Tag Archives: shabazz muhammad

INBOX: Wolves Preseason: Minnesota Loses to Toronto 104-97, Now With More Othyus Jeffers

Patrick J: The Wolves were defeated by the Raptors last night 104-97. The Raps are a surprisingly good 3-1 on the preseason.

A few notes:

*Kevin Love: Kevin Love played like Kevin Love. He looks more and more like Daniel Plainview by the year. Which is actually pretty cool, because that’s the kind of ruthless competitiveness the Wolves need in order to become an elite team in the Western Conference. Love played well in the minutes he got last night, shooting 9-19 (Eds. Note: Many of those missed shots were misses of his own putbacks, for which he got credit for offensive rebounds, which eventually led to makes.) K-Love is in great shape, and, barring injury, he should be a shoo-in on the All-Star team this season.

*Ricky Rubio: Ricky shot like Ricky, which is to say, 0-7. But he made an impact whilst on the floor, finding open cutters and shooters unlike any other Wolves player entrusted with the ball whilst Ricky was on the bench. Ricky had 6 assists in 28 minutes, and this was good for a +8. He’s (obviously) a very legit point guard coming into this season, and will only improve when he has real wing options off the pick and roll. (Chase, get well soon! You too, Kevin Mart!)

What’s your take?

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Budinger Injured: What now?


The news of Chase Budinger’s knee aggravation and need for surgery brings two cliches to mind:

“Here we go again,” and “Things will work themselves out.”

We’ll take them one at a time.

“Here we go again…”

I hardly need to explain this one.  Budinger missed 59 games last year due to a torn meniscus.  His teammate Kevin Love, All-NBA the season prior, missed 64.  Ricky Rubio missed 25 and had to play his way back into shape after ACL reconstruction.  Andrei Kirilenko and Nikola Pekovic missed 18 and 20 games respectively.  I suppose I should also include Brandon Roy, here.  For a minute, we talked ourselves into his comeback tour.  It lasted five games before the former Blazer great called it a career.

In short, what many expected to be the team’s first playoff appearance in years turned into a 31-51 season of medical updates and frustration.

With just a few days remaining before media day (Eds note: I’m excited to make my inaugural media appearance on Monday.) and the start of training camp, this Budinger news carries an inescapable sense of doom-and-gloom, in light of everything that went down a season ago.  Let’s hope it’s the only setback the team faces in the season’s early stages.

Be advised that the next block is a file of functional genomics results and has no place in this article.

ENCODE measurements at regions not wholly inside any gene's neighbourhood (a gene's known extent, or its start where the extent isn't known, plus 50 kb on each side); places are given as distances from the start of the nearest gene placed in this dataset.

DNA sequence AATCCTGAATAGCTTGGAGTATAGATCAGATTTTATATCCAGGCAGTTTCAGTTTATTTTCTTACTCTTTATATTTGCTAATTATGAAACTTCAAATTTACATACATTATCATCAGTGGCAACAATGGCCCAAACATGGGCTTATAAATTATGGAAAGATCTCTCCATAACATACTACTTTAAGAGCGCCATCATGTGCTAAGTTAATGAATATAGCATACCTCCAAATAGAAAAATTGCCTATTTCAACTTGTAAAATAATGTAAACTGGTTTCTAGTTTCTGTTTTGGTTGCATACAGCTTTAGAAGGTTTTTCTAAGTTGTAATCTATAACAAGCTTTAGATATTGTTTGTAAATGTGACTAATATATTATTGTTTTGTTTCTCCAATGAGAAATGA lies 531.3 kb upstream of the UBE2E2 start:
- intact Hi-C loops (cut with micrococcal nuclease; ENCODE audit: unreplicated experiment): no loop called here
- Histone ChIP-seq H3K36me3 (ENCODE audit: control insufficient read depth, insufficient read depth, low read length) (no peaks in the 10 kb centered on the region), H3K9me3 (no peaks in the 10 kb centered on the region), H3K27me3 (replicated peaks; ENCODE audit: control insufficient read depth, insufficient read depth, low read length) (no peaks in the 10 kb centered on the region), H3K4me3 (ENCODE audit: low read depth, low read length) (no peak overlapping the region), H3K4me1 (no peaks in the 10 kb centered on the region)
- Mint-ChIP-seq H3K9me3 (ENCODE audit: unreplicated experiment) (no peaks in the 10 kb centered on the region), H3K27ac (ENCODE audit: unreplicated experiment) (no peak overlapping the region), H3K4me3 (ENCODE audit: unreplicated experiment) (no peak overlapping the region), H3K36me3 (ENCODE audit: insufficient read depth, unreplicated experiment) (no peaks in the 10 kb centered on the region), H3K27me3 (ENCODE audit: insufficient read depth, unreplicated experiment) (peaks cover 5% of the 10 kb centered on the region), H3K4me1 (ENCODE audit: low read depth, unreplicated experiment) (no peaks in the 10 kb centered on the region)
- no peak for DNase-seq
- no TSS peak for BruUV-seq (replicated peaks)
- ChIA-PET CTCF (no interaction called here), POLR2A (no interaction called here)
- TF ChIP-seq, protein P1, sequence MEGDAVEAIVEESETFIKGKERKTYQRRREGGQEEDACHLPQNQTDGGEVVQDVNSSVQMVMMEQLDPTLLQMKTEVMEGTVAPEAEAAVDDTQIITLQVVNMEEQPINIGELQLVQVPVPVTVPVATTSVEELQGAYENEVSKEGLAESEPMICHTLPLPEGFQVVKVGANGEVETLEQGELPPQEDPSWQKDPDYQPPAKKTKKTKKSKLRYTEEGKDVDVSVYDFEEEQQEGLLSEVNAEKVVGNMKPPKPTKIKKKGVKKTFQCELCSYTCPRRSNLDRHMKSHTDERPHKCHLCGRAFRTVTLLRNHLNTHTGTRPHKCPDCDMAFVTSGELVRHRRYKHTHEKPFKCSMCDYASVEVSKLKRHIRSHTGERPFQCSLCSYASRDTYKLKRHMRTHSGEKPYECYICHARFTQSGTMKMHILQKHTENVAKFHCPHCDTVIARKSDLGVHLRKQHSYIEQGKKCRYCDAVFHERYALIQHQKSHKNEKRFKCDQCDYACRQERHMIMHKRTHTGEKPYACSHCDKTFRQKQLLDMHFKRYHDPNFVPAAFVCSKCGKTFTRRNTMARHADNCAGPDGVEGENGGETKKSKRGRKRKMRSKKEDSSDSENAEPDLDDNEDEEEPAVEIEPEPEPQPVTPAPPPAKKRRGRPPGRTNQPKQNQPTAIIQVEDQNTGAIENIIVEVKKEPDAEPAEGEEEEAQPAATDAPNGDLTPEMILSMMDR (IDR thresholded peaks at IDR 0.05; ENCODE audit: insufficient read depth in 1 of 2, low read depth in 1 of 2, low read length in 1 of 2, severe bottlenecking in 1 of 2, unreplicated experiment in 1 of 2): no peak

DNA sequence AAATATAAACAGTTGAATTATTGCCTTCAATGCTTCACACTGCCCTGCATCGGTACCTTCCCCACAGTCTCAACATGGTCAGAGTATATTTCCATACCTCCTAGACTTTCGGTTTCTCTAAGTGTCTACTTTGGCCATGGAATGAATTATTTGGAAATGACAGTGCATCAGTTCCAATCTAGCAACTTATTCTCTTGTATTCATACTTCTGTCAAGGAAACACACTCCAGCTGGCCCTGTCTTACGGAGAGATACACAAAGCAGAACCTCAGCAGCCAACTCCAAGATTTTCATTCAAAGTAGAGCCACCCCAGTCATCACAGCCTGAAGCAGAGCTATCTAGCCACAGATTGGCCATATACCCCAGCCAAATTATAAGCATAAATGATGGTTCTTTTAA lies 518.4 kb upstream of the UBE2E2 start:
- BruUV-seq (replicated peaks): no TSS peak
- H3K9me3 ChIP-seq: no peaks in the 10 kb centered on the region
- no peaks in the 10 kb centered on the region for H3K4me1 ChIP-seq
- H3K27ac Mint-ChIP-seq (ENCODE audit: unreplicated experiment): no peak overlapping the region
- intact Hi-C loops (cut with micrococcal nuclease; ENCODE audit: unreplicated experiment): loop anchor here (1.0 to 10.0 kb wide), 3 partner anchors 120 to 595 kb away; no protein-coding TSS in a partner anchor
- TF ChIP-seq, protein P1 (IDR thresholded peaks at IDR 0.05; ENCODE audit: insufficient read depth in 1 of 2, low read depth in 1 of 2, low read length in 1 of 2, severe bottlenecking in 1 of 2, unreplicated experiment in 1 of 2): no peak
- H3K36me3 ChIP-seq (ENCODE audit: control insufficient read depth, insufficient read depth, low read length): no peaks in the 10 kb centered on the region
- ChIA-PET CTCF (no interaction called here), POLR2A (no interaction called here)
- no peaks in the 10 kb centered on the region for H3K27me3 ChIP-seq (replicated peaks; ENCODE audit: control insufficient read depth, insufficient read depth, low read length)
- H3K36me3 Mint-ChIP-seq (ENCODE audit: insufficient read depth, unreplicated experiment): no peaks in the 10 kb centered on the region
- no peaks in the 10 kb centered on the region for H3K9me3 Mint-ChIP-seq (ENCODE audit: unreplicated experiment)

“Things will work themselves out.”

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How Adam Silver Dismissed Shabazz Muhammad from NBA Rookie Orientation

Always Be Closing – (1:00), NSFW depending where you work

Last night Andy G wrote about Michael Beasley’s latest drug-related arrest. Today, the NBA dismissed Wolves first-round pick Shabazz Muhammad from its Rookie Transition Program–an achievement shared by a select few. Yes, Mike Beasley is one of Shabazz’s compatriots in this exclusive club. [Eds. Note: Is Basketball Reference tracking this statistic yet? You can almost smell the bling for the petulant blogger who first exploits these ANALYTICS(!)].

Anyway, the story probably goes a little something like this:

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INBOX: The “We haven’t discussed Kevin Love in a while” Edition

Kevin Love and Jonah Hill: Studies in Weight Fluctuations

Kevin Love and Jonah Hill: Studies in Weight Fluctuations

The roster is mostly set. (C’mon, Pek, sign that dotted line…) The coaching staff seems to be in place, replete with a (David) Adelman for Billy Bayno swap and Shawn Respert proxying for the late Pete Newell as the Wolves new big man coach instead of teaching Ricky Rubio how to make a jump shot.

That said, there’s a lot to be optimistic about. Rick Adelman will be back. The Wolves lost a wing, but added a pretty good one to replace him. Two or three actually, depending on how Shabazz Muhammad plays out. Most important, Kevin Love, Ricky Rubio, and others whose major, or niggling, injuries derailed the Wolves’ 2012-13 season are all reportedly healthy for 2013-14.

So now you’re looking at a rotation that might be something like this:

PG: Ricky Rubio, J.J. Barea, Alexey Shved

SG: Kevin Martin, Shabazz Muhammad, Alexey Shved

SF: Chase Budinger, Corey Brewer, Shabazz Muhammad

PF: Kevin Love, Dante Cunningham, Derrick Williams (!)

C: Nikola Pekovic, Gorgui Dieng, Chris Johnson

Our team should be pretty good.

That’s a nice segue into today’s edition of Punch-Drunk Wolves’ INBOX feature.

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Assessing Shabazz Muhammad’s Summer League Performance

Shabazz Muhammad's Vegas Summer League results were mixed

Shabazz Muhammad’s Vegas Summer League results were mixed

From ESPN TrueHoop’s assessment of the Las Vegas Summer League’s top rookies, here’s Justin Verrier’s take on Shabazz Muhammad: